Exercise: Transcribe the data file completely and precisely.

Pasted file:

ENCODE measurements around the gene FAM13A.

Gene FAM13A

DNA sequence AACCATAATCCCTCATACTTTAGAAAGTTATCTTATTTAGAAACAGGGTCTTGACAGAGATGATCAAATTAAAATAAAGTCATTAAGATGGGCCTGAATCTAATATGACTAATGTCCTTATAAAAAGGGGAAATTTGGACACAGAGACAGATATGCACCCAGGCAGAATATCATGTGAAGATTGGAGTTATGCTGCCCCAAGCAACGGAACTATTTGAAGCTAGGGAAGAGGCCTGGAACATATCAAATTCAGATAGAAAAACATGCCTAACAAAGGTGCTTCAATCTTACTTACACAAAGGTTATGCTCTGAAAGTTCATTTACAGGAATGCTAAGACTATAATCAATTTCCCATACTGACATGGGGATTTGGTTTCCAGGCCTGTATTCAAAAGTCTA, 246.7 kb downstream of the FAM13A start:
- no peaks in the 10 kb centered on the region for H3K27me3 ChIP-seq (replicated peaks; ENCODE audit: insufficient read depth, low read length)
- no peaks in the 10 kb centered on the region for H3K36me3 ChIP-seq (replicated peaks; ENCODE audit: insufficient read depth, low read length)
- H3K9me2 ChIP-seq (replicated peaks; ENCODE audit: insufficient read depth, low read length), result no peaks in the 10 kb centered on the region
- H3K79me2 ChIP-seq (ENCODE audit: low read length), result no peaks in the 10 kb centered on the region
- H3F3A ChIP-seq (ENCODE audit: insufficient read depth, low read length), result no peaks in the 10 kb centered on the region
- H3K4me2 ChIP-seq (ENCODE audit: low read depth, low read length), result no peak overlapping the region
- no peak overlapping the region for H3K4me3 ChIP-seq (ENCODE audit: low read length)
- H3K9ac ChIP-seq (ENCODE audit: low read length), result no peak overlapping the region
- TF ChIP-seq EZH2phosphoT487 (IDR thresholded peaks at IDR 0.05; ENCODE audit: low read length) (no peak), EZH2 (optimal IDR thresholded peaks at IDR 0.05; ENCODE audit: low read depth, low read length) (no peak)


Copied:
ENCODE measurements around the gene FAM13A.

Gene FAM13A

DNA sequence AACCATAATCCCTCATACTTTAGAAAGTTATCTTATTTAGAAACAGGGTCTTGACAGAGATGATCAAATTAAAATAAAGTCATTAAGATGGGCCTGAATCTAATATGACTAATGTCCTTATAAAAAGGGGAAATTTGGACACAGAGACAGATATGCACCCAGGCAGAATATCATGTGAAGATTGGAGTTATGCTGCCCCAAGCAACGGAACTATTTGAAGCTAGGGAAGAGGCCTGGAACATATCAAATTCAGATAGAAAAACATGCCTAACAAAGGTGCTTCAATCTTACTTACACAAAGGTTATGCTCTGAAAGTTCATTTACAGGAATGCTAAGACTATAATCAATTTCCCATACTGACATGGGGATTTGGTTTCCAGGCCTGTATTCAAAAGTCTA, 246.7 kb downstream of the FAM13A start:
- no peaks in the 10 kb centered on the region for H3K27me3 ChIP-seq (replicated peaks; ENCODE audit: insufficient read depth, low read length)
- no peaks in the 10 kb centered on the region for H3K36me3 ChIP-seq (replicated peaks; ENCODE audit: insufficient read depth, low read length)
- H3K9me2 ChIP-seq (replicated peaks; ENCODE audit: insufficient read depth, low read length), result no peaks in the 10 kb centered on the region
- H3K79me2 ChIP-seq (ENCODE audit: low read length), result no peaks in the 10 kb centered on the region
- H3F3A ChIP-seq (ENCODE audit: insufficient read depth, low read length), result no peaks in the 10 kb centered on the region
- H3K4me2 ChIP-seq (ENCODE audit: low read depth, low read length), result no peak overlapping the region
- no peak overlapping the region for H3K4me3 ChIP-seq (ENCODE audit: low read length)
- H3K9ac ChIP-seq (ENCODE audit: low read length), result no peak overlapping the region
- TF ChIP-seq EZH2phosphoT487 (IDR thresholded peaks at IDR 0.05; ENCODE audit: low read length) (no peak), EZH2 (optimal IDR thresholded peaks at IDR 0.05; ENCODE audit: low read depth, low read length) (no peak)